Google ads has changed drastically since 2021, keeping on top of all of the changes and why google ads don’t work now even though they’ve been working perfectly for years before is difficult. I created this write-up to help those who are trying to manage their own Google ads account or want to learn how to and know the most common issues that occur.
It’s getting more difficult for individuals to manage their own accounts due to the lack of information and courses to properly manage the account. Even taking Google ads Certification won’t help much as it’s only covering very basic features and scenarios, even the specific certifications for shopping and display, etc. Have a lot of General Google ads questions mixed in.
The cost of having an expert/agency manage your account does include them keeping on top of all these issues and changes on your behalf. Most agencies or freelancers manage multiple accounts and can find any new changes or new issues faster than individuals managing a single campaign. This allows them to prevent these issues from happening or fix the issue faster as they know what to do.
Broad match keywords can be useful when done correctly and are best used as testing via experiments since they can match searches to any word in a keyword bringing in tons of irrelevant and top funnel searches, which is why you need a lot of negatives. The push from Google is that this match type can improve conversion rate, cost, etc. But from what we’ve seen this isn’t always the case, most of our campaigns have beaten the broad match .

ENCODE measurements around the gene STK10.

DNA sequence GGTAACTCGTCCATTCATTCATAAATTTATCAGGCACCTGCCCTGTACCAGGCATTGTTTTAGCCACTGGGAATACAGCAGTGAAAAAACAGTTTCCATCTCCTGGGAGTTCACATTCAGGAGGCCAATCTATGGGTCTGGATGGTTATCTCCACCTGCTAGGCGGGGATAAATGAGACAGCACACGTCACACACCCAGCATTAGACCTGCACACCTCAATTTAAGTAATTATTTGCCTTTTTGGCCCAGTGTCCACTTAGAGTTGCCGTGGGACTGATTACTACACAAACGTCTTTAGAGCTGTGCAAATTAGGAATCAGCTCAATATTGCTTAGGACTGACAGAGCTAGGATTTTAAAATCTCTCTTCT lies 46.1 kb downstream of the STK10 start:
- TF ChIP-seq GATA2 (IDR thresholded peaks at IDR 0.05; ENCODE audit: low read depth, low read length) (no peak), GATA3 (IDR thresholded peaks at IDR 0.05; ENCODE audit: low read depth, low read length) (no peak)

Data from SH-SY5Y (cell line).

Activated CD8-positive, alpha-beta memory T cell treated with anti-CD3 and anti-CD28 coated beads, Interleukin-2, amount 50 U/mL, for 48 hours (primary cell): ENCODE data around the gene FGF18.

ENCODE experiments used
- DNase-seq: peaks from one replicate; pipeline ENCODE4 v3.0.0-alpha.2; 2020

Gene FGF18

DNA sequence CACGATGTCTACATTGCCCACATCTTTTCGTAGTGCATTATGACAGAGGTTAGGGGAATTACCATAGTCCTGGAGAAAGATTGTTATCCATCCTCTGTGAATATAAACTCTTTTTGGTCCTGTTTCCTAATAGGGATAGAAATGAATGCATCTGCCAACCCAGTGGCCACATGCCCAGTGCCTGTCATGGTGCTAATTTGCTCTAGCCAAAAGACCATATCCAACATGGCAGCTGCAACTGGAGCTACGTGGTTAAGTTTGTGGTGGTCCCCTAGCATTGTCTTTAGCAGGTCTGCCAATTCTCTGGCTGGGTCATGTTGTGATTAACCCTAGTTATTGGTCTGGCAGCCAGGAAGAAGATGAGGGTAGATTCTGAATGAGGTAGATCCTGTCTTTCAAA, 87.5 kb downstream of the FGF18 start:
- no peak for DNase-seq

Even phrase and exact match keywords sometimes stray heavily away from the keyword you provided.
With Google’s “Close match variant,” they can remove words or add words that can change the meaning of the original keyword and irrelevant target searches.
Google’s AI has not figured out the context or Intent, which means we need to constantly review searches to make sure your money is being spent on relevant searches.
Running Pure broad match for, say a service industry like home services would require tens of thousands of negative keywords in order to be pretty sure the searches coming in are relevant and not top-of-funnel people looking for DIY or how to, or even just toying with the idea of possibly getting this work done this year or maybe in a few years.